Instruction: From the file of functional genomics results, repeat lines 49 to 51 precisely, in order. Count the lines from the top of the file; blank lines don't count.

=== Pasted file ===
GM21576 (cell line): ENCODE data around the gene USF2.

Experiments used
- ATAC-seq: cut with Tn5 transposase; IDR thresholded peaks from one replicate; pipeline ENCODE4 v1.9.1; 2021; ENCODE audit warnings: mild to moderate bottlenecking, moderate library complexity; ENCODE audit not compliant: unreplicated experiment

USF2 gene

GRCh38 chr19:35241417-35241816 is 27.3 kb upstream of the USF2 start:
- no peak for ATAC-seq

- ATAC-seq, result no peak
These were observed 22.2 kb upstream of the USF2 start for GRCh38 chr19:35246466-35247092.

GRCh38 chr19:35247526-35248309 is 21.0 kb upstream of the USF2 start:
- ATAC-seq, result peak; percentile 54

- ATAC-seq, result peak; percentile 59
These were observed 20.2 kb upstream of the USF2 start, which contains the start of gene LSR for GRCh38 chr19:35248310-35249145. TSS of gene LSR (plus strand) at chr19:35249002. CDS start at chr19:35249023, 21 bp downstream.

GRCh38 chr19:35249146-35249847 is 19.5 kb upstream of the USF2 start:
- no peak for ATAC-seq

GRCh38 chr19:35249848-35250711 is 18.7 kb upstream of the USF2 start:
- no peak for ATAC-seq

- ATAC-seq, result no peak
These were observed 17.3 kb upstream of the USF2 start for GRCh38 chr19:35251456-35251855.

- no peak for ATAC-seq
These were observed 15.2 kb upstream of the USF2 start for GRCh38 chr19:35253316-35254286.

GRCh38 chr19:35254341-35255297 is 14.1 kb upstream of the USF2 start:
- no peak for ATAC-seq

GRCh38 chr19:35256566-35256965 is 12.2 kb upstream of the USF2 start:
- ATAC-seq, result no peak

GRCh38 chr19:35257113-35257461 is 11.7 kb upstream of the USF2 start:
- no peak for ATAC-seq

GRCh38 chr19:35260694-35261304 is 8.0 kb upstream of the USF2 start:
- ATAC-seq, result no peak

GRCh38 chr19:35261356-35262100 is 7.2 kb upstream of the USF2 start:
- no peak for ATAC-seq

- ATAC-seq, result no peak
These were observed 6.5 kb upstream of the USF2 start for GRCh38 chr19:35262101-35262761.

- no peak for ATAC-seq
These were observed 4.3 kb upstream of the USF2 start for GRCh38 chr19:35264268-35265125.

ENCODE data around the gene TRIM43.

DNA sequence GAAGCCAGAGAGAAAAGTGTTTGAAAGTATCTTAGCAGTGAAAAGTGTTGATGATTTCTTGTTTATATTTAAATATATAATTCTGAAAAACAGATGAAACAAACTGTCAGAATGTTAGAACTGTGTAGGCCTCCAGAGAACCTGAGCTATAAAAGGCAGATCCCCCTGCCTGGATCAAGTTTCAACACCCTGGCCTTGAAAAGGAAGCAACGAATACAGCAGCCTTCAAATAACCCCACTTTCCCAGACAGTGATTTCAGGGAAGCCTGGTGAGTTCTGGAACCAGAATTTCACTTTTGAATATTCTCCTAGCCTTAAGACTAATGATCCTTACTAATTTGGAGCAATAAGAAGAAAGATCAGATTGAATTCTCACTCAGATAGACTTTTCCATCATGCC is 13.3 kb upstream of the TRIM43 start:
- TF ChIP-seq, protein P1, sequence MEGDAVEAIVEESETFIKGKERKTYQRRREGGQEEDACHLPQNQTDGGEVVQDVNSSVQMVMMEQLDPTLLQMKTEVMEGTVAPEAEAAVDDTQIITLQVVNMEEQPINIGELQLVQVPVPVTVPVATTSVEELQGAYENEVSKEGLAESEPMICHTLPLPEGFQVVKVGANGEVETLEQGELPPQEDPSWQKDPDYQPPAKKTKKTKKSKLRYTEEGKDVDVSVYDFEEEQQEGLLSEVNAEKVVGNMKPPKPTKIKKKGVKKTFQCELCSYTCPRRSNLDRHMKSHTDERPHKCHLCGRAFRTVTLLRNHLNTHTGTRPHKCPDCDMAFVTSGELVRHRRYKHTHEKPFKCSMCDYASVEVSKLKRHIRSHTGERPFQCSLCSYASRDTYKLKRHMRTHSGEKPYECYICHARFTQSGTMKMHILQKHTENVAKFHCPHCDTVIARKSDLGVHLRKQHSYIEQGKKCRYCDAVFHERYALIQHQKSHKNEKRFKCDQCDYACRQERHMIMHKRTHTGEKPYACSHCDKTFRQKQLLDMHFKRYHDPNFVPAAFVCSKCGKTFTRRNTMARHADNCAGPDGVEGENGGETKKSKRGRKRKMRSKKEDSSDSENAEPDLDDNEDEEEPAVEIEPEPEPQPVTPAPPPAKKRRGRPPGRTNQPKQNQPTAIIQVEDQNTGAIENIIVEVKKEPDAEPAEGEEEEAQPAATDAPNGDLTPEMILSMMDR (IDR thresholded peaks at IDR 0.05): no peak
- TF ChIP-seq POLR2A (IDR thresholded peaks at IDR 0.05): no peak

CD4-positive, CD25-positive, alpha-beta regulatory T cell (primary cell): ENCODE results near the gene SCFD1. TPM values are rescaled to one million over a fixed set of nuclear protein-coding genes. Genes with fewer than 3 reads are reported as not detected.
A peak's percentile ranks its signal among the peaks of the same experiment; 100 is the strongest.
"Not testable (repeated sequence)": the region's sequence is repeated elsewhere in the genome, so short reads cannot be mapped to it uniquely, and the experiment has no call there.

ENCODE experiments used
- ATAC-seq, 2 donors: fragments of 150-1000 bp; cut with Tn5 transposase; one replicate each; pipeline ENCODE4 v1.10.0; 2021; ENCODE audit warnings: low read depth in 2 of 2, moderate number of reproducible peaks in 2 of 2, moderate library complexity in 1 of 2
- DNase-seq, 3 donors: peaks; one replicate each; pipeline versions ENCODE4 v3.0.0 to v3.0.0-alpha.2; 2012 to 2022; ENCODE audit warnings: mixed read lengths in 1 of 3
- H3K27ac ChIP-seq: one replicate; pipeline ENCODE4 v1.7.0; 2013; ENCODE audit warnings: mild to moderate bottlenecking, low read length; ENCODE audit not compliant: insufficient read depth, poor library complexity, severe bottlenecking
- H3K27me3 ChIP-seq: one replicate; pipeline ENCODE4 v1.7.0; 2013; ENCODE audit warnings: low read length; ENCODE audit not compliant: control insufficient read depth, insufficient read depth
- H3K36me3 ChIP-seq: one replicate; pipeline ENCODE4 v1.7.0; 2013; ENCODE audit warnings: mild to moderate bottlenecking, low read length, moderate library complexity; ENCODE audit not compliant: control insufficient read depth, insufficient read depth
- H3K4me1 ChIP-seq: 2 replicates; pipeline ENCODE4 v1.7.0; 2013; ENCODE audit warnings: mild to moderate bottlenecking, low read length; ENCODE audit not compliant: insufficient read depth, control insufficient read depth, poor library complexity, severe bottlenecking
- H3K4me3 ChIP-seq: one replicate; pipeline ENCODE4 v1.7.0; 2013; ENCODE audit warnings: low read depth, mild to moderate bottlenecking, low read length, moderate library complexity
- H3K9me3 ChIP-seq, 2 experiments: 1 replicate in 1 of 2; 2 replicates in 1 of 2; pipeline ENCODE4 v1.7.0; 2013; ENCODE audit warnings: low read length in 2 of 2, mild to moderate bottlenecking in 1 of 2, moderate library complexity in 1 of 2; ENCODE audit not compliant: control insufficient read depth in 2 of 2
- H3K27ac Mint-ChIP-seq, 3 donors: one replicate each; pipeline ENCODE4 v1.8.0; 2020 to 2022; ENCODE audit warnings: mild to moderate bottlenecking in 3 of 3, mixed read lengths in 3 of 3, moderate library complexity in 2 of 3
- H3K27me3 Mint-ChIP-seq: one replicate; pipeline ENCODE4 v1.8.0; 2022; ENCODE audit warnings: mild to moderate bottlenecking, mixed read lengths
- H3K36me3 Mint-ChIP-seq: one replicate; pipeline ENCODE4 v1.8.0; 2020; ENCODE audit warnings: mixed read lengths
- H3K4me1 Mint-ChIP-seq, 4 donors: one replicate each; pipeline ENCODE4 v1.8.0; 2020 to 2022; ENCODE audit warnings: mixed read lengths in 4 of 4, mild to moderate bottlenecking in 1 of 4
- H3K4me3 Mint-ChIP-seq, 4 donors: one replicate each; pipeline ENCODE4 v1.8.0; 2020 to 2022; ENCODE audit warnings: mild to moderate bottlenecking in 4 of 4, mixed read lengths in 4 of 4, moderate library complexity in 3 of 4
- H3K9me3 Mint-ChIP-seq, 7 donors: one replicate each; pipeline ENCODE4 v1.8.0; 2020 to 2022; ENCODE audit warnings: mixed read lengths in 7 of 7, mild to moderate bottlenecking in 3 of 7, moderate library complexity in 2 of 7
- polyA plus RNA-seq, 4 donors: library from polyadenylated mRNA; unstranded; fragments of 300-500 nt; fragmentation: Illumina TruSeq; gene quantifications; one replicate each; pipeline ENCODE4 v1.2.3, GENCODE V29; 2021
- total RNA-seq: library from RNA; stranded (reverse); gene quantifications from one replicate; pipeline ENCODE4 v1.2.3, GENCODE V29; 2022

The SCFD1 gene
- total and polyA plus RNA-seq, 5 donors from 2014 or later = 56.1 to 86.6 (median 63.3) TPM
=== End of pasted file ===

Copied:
- H3K4me3 ChIP-seq: one replicate; pipeline ENCODE4 v1.7.0; 2013; ENCODE audit warnings: low read depth, mild to moderate bottlenecking, low read length, moderate library complexity
- H3K9me3 ChIP-seq, 2 experiments: 1 replicate in 1 of 2; 2 replicates in 1 of 2; pipeline ENCODE4 v1.7.0; 2013; ENCODE audit warnings: low read length in 2 of 2, mild to moderate bottlenecking in 1 of 2, moderate library complexity in 1 of 2; ENCODE audit not compliant: control insufficient read depth in 2 of 2
- H3K27ac Mint-ChIP-seq, 3 donors: one replicate each; pipeline ENCODE4 v1.8.0; 2020 to 2022; ENCODE audit warnings: mild to moderate bottlenecking in 3 of 3, mixed read lengths in 3 of 3, moderate library complexity in 2 of 3